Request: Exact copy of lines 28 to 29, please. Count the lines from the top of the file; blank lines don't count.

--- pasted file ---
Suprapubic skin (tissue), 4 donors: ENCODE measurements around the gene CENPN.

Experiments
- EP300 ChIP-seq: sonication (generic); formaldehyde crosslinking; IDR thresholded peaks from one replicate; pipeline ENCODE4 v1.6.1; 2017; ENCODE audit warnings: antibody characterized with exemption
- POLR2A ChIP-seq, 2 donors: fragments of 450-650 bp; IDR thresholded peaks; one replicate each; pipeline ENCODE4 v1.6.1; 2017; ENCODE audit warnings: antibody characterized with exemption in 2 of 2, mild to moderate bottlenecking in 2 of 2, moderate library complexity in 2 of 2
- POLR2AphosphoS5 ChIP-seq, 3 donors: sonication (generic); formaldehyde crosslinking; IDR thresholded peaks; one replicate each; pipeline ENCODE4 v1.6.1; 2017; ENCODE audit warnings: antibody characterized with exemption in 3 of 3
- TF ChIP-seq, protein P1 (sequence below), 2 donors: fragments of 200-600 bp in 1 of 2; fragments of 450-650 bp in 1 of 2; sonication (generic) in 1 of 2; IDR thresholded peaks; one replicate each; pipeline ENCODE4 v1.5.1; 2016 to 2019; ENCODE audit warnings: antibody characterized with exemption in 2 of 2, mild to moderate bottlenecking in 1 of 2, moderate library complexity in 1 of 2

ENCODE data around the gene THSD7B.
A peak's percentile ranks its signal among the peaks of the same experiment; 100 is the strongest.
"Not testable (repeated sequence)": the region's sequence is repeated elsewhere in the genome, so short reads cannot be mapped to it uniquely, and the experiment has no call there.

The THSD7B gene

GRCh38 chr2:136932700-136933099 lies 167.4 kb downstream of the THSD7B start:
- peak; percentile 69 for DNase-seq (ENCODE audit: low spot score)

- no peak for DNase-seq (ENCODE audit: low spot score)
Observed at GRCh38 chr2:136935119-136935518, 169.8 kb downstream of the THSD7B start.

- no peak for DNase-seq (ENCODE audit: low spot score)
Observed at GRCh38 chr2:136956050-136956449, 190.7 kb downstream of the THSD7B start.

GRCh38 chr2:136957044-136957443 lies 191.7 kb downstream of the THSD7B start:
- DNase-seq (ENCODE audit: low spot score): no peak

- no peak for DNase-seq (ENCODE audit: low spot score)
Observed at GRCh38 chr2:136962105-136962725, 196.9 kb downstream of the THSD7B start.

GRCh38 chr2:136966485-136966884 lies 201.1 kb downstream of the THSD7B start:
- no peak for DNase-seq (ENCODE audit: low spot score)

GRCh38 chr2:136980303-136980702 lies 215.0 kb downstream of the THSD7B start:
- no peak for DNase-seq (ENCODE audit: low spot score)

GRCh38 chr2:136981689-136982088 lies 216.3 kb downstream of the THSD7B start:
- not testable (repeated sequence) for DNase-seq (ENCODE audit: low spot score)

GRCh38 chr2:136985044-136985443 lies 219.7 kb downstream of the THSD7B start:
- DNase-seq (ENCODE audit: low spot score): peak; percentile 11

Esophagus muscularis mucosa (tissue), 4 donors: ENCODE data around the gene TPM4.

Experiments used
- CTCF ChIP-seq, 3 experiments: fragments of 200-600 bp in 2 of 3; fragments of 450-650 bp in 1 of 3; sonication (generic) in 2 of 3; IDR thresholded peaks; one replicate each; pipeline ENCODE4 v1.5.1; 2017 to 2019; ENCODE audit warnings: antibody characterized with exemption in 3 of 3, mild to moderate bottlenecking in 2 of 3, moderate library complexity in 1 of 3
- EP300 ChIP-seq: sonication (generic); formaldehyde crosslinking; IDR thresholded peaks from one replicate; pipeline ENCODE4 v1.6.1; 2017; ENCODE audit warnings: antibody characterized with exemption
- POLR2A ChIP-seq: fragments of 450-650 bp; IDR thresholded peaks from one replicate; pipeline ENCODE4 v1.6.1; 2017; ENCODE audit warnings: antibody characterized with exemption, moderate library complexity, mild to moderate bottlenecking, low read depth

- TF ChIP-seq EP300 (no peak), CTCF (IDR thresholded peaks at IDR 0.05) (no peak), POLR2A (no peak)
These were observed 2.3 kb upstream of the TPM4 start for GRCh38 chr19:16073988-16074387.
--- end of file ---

- DNase-seq (ENCODE audit: low spot score): peak; percentile 11

Esophagus muscularis mucosa (tissue), 4 donors: ENCODE data around the gene TPM4.